According to the most recent studies, medical negligence is the third leading cause of death in the United States. Nobody’s perfect, not even doctors, but when a medical professional is negligent, serious personal injuries or even wrongful death could result. Medical mistakes happen every day, but there is a big difference between a doctor mistaking flu symptoms for a bad cold and a doctor mistaking lung cancer for a bad cold. Both misdiagnoses could be the result of medical negligence, but you might have a case for medical malpractice in only one of those situations.
Medical negligence can take many forms, including improper treatment and failure to diagnose a harmful disorder or illness. A doctor failing to warn a patient about the risks of a treatment, procedure or condition can also be considered medical negligence, especially if a serious injury results. Although medical negligence can come in many forms, all medical malpractice cases have a few things in common.
4 Things You Need to Prove If You Have a Case for Medical Malpractice
A doctor making any kind of mistake might be enough to make you mad, but it isn’t always enough for a medical malpractice case. In order for a medical error to be “medical malpractice”, you have to be able to prove these four basic things about your case:
- There was a doctor-patient relationship. This is usually (but not always) pretty easy to prove. If you went to a medical professional for treatment and he or she agreed to see you, then you had a doctor-patient relationship. Things can get a little tricky if several doctors worked together on your case, but a medical malpractice lawyer may be able to prove the relationship existed.
- The doctor was negligent. The definition of “negligence” can get a little murky, especially after the fact. A doctor is only considered to be negligent if he or she did something that another, competent doctor would not have done (or vice versa). If the doctor provided a reasonable standard of care, given all of the information available, it is unlikely that he or she would be considered negligent.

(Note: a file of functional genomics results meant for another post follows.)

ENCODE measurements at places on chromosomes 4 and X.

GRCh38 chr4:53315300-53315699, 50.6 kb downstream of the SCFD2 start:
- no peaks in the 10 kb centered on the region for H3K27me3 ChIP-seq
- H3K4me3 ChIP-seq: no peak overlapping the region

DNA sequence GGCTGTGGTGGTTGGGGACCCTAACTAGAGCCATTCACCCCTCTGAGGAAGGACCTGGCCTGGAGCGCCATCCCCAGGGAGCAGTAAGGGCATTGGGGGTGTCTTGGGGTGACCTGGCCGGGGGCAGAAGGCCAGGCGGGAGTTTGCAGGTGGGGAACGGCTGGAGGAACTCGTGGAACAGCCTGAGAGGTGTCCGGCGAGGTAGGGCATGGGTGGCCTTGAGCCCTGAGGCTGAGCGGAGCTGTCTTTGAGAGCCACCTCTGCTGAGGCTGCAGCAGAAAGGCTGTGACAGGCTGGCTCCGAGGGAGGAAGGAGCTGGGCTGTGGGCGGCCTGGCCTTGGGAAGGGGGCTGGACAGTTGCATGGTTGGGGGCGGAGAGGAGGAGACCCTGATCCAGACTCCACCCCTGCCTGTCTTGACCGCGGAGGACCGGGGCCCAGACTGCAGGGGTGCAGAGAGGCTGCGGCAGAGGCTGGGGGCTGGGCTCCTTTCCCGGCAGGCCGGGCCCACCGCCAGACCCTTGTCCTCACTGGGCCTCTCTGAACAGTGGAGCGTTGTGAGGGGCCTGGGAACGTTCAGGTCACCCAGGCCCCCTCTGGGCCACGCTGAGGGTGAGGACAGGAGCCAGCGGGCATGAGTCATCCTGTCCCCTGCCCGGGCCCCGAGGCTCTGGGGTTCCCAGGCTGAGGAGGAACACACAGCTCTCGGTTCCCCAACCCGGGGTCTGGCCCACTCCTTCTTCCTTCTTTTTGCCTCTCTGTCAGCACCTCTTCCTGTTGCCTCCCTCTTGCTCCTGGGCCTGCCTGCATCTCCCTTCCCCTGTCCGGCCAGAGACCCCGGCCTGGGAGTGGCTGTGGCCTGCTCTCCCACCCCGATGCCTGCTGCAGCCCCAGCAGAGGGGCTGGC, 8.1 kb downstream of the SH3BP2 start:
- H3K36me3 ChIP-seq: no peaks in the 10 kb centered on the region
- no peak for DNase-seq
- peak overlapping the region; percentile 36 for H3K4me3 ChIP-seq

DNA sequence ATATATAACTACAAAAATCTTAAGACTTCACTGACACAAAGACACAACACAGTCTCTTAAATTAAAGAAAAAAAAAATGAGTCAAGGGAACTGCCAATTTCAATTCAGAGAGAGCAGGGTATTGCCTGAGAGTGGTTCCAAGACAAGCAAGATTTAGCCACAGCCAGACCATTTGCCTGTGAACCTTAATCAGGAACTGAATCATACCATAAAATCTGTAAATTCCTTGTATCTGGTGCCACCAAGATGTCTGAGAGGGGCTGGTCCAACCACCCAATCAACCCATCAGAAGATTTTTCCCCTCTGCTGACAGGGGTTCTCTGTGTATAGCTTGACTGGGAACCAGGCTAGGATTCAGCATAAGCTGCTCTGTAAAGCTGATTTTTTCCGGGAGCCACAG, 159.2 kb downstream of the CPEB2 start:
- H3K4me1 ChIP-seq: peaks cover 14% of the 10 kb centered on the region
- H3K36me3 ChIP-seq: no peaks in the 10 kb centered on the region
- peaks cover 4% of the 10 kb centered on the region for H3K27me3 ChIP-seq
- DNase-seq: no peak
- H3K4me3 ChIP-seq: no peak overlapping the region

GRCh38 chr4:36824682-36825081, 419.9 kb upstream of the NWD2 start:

- You were injured as the result of the doctor’s negligence. This means that you have to be able to connect your injury to the mistake the doctor made. This can be difficult if you were already sick or injured when you went for treatment. Usually, your personal injury lawyer will hire a medical expert, like a nurse consultant or other professional, to testify about your specific condition to prove this point.
- Your injury caused you specific harm. This is the requirement that separates most medical malpractice cases from other medical errors. If your doctor misdiagnosed your flu as a cold, you might have spent a few extra days in bed, or you might have had to go back for a second diagnosis. It’s inconvenient, for sure, but you really weren’t harmed by the misdiagnosis. There’s nothing big you need to be compensated for. However, if your lung cancer was misdiagnosed as a cold, you might not get treated fast enough, which could lead to more complications. In this situation, you can prove that your overall health (and possibly even your lifespan) was damaged by the misdiagnosis, so you would likely have a case for medical malpractice.
If you have been injured as the result of medical negligence, our medical malpractice lawyers can help you determine whether you have a case for medical malpractice. Call our office today to schedule a free consultation. The information provided by Walton Telken, LLC in this Blog is not intended to be legal advice, but merely provides general information related to common legal issues. This Blog, and the information contained within it, is Attorney Advertisement. The choice of a lawyer is an important decision and should not be based solely upon advertisements. Past results afford no guarantee of future results. Every case is different and must be judged on its own merits.